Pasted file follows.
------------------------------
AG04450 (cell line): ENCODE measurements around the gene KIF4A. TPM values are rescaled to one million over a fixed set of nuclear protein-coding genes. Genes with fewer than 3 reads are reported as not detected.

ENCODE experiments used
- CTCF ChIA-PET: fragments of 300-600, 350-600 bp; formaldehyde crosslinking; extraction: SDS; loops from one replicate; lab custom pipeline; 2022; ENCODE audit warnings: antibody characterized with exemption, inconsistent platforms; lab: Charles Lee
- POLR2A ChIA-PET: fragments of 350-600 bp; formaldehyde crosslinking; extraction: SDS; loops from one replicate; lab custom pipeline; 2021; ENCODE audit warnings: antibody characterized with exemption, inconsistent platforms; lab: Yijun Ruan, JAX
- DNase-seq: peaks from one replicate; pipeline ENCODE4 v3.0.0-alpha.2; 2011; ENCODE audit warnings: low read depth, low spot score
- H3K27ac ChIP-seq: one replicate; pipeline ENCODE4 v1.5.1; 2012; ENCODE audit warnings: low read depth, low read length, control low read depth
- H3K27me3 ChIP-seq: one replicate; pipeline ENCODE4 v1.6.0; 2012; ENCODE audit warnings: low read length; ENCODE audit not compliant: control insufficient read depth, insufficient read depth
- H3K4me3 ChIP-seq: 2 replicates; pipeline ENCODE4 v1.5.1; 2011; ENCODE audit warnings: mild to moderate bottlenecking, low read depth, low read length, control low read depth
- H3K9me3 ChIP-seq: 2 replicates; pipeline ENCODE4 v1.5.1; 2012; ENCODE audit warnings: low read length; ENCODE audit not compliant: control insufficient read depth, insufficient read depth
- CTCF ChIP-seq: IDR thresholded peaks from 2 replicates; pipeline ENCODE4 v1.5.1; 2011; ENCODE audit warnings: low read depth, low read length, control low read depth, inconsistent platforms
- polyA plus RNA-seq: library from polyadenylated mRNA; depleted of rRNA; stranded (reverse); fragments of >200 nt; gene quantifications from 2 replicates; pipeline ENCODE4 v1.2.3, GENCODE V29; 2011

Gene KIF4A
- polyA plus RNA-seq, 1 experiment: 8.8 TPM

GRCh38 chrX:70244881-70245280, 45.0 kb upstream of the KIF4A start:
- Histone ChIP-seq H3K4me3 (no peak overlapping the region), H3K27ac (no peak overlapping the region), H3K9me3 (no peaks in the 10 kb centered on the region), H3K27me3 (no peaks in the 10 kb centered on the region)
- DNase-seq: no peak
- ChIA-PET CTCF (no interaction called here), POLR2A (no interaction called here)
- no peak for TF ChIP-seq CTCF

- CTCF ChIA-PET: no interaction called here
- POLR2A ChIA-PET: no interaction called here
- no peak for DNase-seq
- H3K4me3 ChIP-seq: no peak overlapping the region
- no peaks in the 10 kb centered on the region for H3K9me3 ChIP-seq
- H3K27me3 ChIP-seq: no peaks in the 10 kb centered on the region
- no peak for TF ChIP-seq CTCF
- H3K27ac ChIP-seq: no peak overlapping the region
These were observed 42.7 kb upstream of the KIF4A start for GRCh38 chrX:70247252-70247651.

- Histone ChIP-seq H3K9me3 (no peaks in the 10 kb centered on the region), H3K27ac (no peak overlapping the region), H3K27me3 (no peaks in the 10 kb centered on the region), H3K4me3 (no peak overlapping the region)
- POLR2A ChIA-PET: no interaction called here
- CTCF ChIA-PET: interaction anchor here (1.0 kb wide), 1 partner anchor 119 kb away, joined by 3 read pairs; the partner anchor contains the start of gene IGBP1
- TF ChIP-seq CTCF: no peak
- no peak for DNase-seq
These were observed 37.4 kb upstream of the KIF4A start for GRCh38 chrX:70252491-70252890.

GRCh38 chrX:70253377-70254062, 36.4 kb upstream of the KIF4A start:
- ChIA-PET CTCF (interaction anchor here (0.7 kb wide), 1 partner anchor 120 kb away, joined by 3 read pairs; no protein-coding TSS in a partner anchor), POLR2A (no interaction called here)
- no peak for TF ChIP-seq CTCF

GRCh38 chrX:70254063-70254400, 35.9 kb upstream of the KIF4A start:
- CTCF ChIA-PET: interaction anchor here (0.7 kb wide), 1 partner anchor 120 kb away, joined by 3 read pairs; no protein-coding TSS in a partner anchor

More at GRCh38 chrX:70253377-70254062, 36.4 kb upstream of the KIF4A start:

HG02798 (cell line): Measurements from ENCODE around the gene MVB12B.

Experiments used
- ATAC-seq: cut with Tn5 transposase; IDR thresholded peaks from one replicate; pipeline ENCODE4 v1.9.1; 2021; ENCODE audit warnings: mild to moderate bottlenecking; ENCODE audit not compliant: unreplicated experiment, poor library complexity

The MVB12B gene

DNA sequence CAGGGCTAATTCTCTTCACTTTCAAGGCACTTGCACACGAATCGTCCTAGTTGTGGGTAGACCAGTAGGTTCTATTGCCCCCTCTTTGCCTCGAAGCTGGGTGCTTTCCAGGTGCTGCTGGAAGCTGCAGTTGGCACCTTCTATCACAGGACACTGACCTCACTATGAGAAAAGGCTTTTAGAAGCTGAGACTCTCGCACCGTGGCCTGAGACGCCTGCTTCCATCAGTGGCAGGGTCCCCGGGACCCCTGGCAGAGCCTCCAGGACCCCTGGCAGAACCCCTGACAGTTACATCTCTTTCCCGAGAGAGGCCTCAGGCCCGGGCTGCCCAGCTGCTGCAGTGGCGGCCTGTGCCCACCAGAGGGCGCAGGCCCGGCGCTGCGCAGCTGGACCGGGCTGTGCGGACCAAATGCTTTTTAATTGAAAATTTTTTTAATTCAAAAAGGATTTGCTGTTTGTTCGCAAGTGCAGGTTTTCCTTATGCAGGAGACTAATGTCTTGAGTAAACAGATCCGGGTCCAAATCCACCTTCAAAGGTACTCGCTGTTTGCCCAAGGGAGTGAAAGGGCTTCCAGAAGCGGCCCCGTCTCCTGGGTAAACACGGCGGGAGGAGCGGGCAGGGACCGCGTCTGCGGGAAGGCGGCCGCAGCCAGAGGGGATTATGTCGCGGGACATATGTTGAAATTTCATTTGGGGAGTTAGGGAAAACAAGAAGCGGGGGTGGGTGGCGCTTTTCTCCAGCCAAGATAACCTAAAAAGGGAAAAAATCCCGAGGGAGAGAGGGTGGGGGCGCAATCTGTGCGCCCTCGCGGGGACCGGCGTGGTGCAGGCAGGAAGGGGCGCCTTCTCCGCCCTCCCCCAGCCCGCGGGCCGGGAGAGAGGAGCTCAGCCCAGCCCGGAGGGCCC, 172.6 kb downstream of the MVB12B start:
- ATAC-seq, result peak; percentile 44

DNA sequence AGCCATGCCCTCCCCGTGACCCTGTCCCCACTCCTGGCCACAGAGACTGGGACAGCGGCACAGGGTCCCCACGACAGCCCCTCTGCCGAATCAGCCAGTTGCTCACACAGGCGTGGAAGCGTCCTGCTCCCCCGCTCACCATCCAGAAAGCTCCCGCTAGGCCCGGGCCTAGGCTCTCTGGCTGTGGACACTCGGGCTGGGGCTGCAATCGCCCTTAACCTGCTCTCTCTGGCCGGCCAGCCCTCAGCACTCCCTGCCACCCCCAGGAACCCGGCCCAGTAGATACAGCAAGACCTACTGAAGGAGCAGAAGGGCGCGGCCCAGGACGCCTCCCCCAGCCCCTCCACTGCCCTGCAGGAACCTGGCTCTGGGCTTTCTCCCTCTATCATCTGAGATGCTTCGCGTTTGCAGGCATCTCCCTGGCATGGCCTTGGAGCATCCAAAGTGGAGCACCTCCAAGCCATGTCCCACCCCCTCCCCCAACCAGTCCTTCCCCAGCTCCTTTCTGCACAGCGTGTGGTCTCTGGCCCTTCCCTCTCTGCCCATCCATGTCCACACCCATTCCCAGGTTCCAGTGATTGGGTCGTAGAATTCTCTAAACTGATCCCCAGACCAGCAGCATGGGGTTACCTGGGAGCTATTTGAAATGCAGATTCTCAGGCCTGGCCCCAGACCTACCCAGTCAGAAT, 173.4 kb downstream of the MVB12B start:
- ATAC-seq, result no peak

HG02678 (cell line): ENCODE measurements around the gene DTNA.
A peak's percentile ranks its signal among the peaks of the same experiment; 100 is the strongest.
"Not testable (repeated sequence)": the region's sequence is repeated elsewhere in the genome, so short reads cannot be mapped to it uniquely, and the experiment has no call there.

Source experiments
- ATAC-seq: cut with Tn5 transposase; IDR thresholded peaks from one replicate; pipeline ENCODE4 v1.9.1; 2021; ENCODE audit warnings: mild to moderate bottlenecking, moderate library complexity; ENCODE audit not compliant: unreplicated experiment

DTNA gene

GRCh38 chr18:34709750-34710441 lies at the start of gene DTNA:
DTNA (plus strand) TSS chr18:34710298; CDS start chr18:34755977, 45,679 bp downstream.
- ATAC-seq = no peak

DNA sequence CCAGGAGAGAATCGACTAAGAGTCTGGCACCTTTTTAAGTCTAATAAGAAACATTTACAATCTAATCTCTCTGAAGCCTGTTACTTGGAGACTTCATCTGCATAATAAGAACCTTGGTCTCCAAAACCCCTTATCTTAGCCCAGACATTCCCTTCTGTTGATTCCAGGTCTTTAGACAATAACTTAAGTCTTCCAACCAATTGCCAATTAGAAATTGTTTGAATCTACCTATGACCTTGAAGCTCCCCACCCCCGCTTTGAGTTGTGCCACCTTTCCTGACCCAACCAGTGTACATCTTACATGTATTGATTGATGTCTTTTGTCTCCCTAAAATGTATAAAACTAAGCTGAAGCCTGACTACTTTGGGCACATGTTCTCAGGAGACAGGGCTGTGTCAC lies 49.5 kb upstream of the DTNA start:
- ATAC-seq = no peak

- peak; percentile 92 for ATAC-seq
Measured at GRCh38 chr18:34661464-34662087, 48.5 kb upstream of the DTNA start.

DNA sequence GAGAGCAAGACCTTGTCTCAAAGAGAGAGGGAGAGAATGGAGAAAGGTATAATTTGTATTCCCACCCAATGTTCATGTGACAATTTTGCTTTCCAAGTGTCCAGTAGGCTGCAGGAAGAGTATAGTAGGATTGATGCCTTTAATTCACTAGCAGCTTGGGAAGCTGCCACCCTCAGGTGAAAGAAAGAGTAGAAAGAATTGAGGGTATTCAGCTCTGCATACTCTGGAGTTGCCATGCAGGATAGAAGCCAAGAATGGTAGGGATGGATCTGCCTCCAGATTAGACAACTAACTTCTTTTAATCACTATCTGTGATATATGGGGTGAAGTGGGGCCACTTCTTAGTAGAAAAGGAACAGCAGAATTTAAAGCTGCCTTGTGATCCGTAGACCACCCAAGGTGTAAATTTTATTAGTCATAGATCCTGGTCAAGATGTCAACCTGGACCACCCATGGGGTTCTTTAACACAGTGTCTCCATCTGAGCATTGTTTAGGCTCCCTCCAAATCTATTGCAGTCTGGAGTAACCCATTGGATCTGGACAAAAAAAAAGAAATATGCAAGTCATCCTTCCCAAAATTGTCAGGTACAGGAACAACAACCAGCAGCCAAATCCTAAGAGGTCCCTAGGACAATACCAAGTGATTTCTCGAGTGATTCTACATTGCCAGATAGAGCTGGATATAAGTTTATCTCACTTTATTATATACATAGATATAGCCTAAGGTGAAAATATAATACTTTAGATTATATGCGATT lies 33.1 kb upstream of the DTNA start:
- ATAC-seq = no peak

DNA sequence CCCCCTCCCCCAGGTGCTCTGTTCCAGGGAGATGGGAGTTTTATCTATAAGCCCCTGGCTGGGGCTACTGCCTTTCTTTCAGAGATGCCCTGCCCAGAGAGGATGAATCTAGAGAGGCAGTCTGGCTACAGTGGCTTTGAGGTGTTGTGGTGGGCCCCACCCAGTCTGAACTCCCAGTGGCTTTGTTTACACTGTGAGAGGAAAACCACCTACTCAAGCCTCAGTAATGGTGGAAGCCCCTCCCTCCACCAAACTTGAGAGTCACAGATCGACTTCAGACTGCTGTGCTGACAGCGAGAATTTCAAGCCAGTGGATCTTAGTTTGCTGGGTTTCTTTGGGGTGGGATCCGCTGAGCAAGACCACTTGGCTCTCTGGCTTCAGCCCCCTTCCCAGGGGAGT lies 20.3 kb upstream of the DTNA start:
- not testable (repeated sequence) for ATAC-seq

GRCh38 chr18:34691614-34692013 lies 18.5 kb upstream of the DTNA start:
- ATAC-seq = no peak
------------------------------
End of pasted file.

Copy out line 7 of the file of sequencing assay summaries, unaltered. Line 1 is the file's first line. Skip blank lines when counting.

- H3K27me3 ChIP-seq: one replicate; pipeline ENCODE4 v1.6.0; 2012; ENCODE audit warnings: low read length; ENCODE audit not compliant: control insufficient read depth, insufficient read depth